Farm Progress is part of the Informa Markets Division of Informa PLC

This site is operated by a business or businesses owned by Informa PLC and all copyright resides with them. Informa PLC's registered office is 5 Howick Place, London SW1P 1WG. Registered in England and Wales. Number 8860726.

Serving: United States
GettyImages-965148388.jpg oticki/Getty Images Plus

3 considerations for double-crop soybeans

Relative maturity, row spacing and seeding rate will all impact yield of double-crop soybeans.

As small grains are harvested, Ohio State University offers some management considerations for double-crop soybean production.

Relative maturity

Relative maturity has little effect on yield when soybeans are planted during the first three weeks of May. However, the effect of RM can be larger for late planting. When planting soybean late, the latest maturing variety that will reach physiological maturity before the first killing frost is recommended (Table 1). This is to allow the soybean plants to grow vegetatively as long as possible to produce nodes where pods can form before vegetative growth is slowed due to flowering and pod formation.

Table 1. Recommended relative maturity ranges for soybean varieties planted in June and July in northern, central, and southern Ohio.

 

Planting Date

Suitable RM

Northern Ohio

June 1-15

3.2-3.8

June 15-30

3.1-3.5

July 1-10

3.0-.3.3

Central Ohio

June 1-15

3.4-4.0

June 15-30

3.3-3.7

July 1-10

3.2-3.5

Southern Ohio

June 1-15

3.6-4.2

June 15-30

3.5-3.9

July 1-10

3.4-3.7

Row spacing

Double crop soybeans should be produced in narrow rows- 7.5 to 15-inch row spacing. The later in the growing season soybeans are planted, the greater the yield increase due to narrow rows. Soybeans grown in narrow rows produce more grain because they capture more sunlight energy, which drives photosynthesis.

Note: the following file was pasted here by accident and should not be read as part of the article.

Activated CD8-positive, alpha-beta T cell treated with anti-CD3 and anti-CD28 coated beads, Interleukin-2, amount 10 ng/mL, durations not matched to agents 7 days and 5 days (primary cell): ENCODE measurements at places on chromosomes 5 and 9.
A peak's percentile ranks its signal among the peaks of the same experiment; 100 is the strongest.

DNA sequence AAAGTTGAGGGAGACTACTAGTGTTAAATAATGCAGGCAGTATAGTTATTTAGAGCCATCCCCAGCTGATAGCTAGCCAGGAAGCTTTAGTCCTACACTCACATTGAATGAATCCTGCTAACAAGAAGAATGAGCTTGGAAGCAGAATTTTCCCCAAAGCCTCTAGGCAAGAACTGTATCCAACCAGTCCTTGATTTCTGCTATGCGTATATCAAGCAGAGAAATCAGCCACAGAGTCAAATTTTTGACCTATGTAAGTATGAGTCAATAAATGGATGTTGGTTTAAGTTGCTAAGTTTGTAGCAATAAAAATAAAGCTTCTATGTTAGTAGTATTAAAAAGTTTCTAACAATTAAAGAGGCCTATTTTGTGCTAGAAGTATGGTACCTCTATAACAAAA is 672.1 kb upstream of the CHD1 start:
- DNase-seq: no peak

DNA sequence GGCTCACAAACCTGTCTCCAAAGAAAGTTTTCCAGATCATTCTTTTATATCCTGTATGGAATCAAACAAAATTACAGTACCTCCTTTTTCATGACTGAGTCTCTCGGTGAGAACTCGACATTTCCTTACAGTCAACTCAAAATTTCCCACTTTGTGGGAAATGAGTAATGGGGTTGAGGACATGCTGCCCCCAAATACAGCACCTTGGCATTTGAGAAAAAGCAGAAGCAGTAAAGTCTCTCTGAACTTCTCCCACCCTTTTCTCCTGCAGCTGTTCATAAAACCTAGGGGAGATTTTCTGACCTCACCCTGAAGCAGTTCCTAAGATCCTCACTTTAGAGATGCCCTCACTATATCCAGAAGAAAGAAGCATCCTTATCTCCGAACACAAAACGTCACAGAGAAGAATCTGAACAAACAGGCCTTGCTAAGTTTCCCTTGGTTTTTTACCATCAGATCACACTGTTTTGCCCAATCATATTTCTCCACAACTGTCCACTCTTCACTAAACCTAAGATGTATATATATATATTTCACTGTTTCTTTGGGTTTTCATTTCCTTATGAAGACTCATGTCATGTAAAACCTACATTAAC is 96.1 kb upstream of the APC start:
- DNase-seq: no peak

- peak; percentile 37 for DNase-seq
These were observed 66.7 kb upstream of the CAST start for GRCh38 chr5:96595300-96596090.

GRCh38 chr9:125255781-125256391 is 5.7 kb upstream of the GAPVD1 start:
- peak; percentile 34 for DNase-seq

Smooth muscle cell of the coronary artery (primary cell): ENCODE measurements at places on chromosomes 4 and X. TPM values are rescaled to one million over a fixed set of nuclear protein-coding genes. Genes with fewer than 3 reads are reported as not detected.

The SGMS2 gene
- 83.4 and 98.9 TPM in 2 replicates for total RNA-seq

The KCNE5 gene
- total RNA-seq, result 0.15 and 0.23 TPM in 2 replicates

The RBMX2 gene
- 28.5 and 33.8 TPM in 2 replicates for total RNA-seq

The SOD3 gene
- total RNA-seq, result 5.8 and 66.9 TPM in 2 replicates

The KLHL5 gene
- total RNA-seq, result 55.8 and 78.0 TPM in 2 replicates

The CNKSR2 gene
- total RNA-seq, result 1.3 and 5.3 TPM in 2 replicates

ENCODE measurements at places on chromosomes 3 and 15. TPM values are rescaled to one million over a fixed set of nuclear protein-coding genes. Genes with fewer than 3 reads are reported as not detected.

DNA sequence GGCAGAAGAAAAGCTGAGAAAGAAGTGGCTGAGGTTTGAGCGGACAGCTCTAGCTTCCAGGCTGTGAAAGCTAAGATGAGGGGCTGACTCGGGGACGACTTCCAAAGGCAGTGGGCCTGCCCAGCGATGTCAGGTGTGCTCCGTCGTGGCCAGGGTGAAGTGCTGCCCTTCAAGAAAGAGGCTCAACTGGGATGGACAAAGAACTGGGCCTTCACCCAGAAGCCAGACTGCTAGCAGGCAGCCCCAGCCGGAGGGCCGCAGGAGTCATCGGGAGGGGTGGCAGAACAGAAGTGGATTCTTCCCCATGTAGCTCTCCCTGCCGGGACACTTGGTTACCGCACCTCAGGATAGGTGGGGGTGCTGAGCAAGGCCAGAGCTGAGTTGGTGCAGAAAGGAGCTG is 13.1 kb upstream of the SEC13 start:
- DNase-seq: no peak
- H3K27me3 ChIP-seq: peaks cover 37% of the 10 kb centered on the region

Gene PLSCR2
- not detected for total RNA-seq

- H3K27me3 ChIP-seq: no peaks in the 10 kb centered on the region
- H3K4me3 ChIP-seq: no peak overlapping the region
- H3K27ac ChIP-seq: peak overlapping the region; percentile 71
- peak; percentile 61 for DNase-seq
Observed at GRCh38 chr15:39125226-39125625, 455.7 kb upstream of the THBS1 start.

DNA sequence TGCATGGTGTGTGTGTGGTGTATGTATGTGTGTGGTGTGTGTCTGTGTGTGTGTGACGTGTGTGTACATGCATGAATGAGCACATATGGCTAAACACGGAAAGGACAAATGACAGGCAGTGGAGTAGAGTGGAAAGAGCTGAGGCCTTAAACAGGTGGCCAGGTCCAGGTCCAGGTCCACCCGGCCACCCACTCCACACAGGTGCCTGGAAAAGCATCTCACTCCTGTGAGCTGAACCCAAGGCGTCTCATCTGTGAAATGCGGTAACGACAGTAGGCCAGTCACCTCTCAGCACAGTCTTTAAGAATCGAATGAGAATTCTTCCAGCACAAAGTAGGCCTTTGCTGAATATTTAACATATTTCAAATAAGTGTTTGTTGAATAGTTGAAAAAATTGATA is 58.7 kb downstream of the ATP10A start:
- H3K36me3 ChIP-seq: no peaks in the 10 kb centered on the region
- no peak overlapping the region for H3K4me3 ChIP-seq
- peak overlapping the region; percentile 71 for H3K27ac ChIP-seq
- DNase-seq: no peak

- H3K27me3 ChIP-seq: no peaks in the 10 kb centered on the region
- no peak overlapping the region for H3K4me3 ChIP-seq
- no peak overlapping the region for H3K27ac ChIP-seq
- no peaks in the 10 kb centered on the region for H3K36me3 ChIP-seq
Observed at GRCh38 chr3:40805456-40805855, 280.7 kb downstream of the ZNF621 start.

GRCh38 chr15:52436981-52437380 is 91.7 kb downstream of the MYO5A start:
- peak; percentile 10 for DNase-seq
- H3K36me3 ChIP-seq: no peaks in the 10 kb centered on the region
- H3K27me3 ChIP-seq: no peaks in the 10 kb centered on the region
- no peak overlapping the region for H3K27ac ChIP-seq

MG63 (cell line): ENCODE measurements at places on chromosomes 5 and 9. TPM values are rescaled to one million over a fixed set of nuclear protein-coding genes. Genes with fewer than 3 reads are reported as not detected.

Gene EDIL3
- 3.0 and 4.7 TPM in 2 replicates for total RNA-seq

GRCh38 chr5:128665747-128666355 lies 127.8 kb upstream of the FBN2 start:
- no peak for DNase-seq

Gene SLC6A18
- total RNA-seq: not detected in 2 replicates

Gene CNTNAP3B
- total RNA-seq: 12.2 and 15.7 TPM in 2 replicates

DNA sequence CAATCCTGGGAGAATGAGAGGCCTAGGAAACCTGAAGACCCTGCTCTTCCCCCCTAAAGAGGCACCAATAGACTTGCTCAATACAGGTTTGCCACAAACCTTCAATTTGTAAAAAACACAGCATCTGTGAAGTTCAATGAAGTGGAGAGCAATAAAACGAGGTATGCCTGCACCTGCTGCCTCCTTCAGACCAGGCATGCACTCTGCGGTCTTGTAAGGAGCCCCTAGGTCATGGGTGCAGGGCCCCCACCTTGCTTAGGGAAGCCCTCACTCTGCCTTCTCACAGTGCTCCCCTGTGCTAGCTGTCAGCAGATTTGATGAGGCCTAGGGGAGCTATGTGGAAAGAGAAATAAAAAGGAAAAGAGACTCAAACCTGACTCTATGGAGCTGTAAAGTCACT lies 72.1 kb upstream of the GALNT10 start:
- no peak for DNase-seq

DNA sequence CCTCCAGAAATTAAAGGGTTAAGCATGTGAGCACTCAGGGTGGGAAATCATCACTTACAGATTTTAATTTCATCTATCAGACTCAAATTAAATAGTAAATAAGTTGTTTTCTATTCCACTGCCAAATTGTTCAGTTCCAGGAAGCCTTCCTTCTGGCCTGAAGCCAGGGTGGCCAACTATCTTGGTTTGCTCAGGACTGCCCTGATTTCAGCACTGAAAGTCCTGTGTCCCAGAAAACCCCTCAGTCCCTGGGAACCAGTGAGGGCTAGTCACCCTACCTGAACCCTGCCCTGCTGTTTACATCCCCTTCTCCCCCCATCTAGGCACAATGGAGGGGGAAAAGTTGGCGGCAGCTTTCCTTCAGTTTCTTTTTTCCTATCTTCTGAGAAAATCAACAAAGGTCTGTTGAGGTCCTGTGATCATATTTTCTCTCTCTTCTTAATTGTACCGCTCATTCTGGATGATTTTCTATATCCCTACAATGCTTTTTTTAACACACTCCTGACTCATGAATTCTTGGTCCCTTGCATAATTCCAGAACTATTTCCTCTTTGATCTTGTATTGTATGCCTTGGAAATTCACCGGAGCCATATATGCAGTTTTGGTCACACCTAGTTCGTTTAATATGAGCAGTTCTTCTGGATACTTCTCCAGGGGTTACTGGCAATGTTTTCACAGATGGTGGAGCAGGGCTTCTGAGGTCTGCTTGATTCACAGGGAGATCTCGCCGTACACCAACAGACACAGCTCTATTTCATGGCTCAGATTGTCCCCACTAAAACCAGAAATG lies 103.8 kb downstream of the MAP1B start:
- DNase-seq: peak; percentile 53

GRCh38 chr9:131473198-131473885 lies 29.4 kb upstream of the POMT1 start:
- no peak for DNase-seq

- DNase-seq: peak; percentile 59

Seeding rate

Harvest population for mid- to late June plantings should be between 130,000 to 150,000 plants/acre. Harvest population for early July plantings should be greater than 180,000 plants/acre. Harvest plant population is a function of seeding rate, quality of the planter operation, and seed germination percentage. It depends on such things as soil moisture conditions, seed-soil contact, and disease pressure.

Ohio State Universitysoybean-seeding-rate-mid-summer-OSU.png

Figure 1 shows the partial economic return by seeding rate (grain price of $9.44/bu and seed cost of $0.43/1000 seeds) for double-crop soybean planted in Clark County, Ohio. In June, the optimum seeding rate was >250,000 seeds/acre, while in July, the optimum seeding rate was 213,000 seeds/acre. The average harvest population for soybean planted in June at 250,000 seeds/acre was 143,000 plants/acre (57% of the seeding rate) due to heavy rainfall after planting. The average population for soybean planted in July at 250,000 seeds/acre was 204,000 plants/acre (82% of the seeding rate).

Originally posted by Ohio State University.

The source is solely responsible for the information provided and is wholly owned by the source. Informa Business Media and all its subsidiaries are not responsible for any of the content contained in this information asset.

Hide comments
account-default-image

Comments

  • Allowed HTML tags: <em> <strong> <blockquote> <br> <p>

Plain text

  • No HTML tags allowed.
  • Web page addresses and e-mail addresses turn into links automatically.
  • Lines and paragraphs break automatically.
Publish